20 – Discovering the Character of God

Published in 1989 by Bethany House Publishers as the Preface and Introduction to a Collection from George MacDonald’s Non-Fiction, Fiction, and Poetry



             Nineteenth-century Scotsman George MacDonald, principally known for his fantasy and fiction, was also a theologian of considerable repute in Victorian Britain. Raised in a strict Calvinist setting, his later writing and preaching attempted to present a more complete and biblically rounded view of God’s character than he had known in his youth. His discoveries were unsettling in certain ecclesiastical circles in his own day and often challenged concepts long taken for granted even in this present age.

            This compilation of selections, primarily from MacDonald’s sermons but also drawing from his poetry and fictional writings, brings into focus his convictions about God’s character. Unlike MacDonald’s stories, these nonfictional selections may prove occasionally difficult to grasp, even for the serious devotee of MacDonald. The reader will find he must pause and ponder every few lines, rereading here and there, in order to lay hold of the author’s progression of thought and the bold new concepts he is attempting to convey. Though the material has been edited–sermons of over fifty pages broken into more manageable portions; five-page paragraphs divided; sentences of up to 200 words and multiple semi-colons, colons, and dashes restructured–MacDonald’s Victorian expression and syntax can still sound a somewhat unfamiliar note to our modern ears. His original audience was accustomed to a different style than we are today. A second or third reading, possibly with a dictionary in hand and perhaps aloud, can help to clarify troublesome passages. MacDonald was a thinker, and neither his logic nor his ideas can be considered light reading to be quickly skimmed and assimilated. This is certainly no book to master in one sitting!

            The persistent reader, however–whether housewife, pastor, businessperson, student, missionary, laborer, or professional–will discover much to suscitate, enrich, and deepen an understanding of the character of God and His relation to the men and women He has made. Even at those points where a reader may take exception to MacDonald, the stimulation of thought is invigorating and valuable. For he never sought total harmony of viewpoint. He hoped to encourage Christians to think and reason, rather than allowing themselves to be spoonfed spiritual teaching without due consideration for themselves.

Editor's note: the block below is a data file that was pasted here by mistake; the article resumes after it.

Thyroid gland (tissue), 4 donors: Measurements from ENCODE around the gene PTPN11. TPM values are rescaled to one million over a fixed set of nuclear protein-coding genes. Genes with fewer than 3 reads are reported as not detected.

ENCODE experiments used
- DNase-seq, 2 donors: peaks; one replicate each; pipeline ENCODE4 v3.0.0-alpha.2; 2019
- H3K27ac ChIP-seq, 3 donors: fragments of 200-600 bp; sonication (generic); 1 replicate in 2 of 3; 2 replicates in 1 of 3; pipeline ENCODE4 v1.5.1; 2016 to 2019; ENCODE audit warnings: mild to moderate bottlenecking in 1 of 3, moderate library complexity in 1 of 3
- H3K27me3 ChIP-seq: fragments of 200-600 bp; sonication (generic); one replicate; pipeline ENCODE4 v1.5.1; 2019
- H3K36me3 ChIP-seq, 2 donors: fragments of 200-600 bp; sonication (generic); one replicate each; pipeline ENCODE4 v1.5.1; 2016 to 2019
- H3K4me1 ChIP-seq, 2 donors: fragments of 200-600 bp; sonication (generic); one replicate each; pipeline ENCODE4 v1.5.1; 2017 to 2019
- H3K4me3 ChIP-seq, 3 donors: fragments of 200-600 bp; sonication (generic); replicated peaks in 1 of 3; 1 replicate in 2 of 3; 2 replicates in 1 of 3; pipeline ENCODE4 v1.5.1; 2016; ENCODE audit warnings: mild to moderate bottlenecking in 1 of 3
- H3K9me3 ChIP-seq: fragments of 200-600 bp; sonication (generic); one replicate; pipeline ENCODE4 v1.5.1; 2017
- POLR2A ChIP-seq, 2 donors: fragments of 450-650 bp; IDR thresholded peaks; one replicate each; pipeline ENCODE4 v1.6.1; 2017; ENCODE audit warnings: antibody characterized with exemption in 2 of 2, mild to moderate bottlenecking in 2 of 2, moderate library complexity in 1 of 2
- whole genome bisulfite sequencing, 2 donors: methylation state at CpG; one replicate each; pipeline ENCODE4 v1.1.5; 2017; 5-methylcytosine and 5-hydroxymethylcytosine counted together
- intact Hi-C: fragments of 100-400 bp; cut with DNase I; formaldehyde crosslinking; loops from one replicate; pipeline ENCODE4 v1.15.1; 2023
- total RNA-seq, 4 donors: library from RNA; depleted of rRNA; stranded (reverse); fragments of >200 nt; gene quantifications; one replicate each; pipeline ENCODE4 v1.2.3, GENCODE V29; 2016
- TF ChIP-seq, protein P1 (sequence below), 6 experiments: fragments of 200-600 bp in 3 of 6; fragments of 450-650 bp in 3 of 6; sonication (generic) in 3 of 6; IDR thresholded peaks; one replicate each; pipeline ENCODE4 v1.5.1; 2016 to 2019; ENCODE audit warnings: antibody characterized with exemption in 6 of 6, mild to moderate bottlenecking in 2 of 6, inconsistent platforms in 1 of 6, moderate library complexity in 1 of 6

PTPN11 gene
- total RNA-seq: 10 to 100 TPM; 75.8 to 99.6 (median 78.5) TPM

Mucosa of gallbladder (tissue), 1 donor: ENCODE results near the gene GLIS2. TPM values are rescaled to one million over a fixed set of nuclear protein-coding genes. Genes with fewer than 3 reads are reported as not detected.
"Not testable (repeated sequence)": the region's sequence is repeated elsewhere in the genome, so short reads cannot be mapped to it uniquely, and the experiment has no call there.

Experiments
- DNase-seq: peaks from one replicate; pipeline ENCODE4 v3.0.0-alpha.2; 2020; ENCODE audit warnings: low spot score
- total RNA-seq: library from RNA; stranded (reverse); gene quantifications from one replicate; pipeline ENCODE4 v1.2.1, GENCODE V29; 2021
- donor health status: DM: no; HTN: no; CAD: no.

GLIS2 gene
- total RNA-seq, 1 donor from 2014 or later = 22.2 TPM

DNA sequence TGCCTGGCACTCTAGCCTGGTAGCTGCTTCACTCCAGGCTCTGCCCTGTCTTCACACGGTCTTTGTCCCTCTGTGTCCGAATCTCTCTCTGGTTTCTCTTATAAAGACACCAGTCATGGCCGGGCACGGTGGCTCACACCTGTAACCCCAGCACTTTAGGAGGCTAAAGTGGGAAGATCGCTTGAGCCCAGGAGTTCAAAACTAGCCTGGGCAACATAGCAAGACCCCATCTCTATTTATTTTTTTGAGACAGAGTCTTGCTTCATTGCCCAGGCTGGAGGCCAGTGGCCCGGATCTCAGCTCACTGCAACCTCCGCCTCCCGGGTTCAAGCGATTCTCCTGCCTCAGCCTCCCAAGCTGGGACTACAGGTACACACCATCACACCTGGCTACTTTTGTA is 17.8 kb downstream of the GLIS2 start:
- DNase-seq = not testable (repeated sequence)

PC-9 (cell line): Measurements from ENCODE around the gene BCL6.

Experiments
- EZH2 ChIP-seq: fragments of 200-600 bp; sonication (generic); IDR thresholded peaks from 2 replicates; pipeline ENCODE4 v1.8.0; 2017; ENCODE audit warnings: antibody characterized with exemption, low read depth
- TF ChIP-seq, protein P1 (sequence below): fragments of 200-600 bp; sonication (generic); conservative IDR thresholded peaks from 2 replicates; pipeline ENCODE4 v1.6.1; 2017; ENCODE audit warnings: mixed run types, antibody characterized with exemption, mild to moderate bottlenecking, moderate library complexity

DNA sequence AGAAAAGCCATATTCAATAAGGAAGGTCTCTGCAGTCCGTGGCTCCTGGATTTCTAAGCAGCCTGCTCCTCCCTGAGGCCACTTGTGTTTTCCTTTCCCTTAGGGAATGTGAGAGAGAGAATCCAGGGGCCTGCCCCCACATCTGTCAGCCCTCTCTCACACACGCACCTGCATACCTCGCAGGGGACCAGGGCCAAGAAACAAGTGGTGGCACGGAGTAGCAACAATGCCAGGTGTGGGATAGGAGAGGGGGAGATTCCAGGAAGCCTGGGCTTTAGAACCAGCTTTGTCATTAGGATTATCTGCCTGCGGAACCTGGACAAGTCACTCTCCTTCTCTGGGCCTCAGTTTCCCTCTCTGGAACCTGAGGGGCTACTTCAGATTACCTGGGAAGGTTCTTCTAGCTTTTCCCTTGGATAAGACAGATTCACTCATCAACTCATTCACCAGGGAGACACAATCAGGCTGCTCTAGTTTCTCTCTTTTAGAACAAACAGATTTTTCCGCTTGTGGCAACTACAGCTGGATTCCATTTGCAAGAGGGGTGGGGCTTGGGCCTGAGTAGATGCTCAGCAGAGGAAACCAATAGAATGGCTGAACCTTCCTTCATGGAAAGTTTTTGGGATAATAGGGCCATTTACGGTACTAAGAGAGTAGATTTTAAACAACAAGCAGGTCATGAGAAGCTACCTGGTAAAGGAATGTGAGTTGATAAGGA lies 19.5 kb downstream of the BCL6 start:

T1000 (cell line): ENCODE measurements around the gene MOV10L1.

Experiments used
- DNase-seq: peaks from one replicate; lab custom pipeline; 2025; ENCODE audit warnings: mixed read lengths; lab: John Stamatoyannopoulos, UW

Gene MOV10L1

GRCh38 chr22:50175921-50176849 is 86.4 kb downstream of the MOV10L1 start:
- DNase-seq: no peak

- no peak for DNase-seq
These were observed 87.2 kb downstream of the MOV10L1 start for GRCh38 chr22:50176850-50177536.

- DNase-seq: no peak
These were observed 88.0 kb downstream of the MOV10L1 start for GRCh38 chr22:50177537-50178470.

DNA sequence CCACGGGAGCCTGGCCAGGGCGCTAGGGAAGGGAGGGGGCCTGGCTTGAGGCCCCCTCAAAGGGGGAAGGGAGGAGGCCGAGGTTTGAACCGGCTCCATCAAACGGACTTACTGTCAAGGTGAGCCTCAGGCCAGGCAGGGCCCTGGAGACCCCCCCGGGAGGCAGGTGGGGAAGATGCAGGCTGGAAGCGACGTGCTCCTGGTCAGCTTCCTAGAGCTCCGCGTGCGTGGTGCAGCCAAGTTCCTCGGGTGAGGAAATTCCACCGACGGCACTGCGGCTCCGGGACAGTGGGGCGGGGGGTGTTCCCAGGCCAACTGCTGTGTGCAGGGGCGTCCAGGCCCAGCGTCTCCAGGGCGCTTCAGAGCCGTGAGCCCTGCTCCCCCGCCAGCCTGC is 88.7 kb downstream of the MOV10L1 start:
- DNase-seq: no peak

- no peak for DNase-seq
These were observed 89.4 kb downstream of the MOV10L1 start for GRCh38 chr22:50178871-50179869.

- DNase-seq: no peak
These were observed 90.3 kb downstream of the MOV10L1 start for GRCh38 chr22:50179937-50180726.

It was because of such depth and variety and even the disconcerting nature of some of his thought that several noted Christians of the twentieth century point to MacDonald’s writings as among the profound influences in their lives–Oswald Chambers, C. S. Lewis, G. K. Chesterton, Madeleine L’Engle. And this is the reason many others were known to read him avidly–J.R.R. Tolkien, Charles Spurgeon, Phillips Brooks, Mark Twain, Queen Victoria, Lewis Carroll, Lucy Montgomery, Elizabeth Yates, Oliver Wendell Holmes, John Whittier, Ralph Waldo Emerson, and Florence Nightingale.

            It is our sincere prayer that serious seekers after truth will be challenged by MacDonald into deeper regions of faith in their own walks with God. After all the underlining, note-taking, discussion with others, rereading, agreeing and disagreeing and arguing mentally with MacDonald, hopefully you will come away having inwardly digested these truths, and thus be stronger of mind and more intimately related in heart with God the Father, to whom MacDonald would ever have us go in our quest for truth.


            In a life of eighty years and a literary career spanning nearly five decades, Scotsman George MacDonald (1824-1905) produced some fifty-three books of tremendous diversity. These may roughly be categorized as novels, short stories, fantasies, poems, sermons, and essays.

            Out of this vast literary productivity, it is principally as a writer of fiction that George MacDonald has been recognized. Though he was said to have considered himself a poet first, a preacher second, and a novelist third, almost three-quarters of his published work was fiction. In the nineteenth century his reputation was based on Victorian novels similar to those of his contemporary, Charles Dickens. In the twentieth it has been founded primarily on fantasies and children’s stories. Thus, though he studied for the pulpit and lost few opportunities to preach throughout his long life, it remains as a spinner of yarns that MacDonald is most widely known.

            An unfortunate result of this reputation, however, is that MacDonald’s contribution to nineteenth and twentieth-century religious thought is often overlooked. George MacDonald himself would have found the term “theologian” odious if applied to him. I cannot, therefore, use it with clear conscience except by attempting to throw light sideways onto the image of the man as I think we ought to view him.

            Whether or not he was a theologian in the strict sense of the term I leave to others to determine. The fact is, George MacDonald was certainly a spiritual philosopher, a seeker after truth, and a communicator of that truth as he perceived he had discovered it–a profound and original thinker whose driving vision was to share his quest with others. Discovery and growth were the very foundation stones of George MacDonald’s being. Of neither could he ever have enough.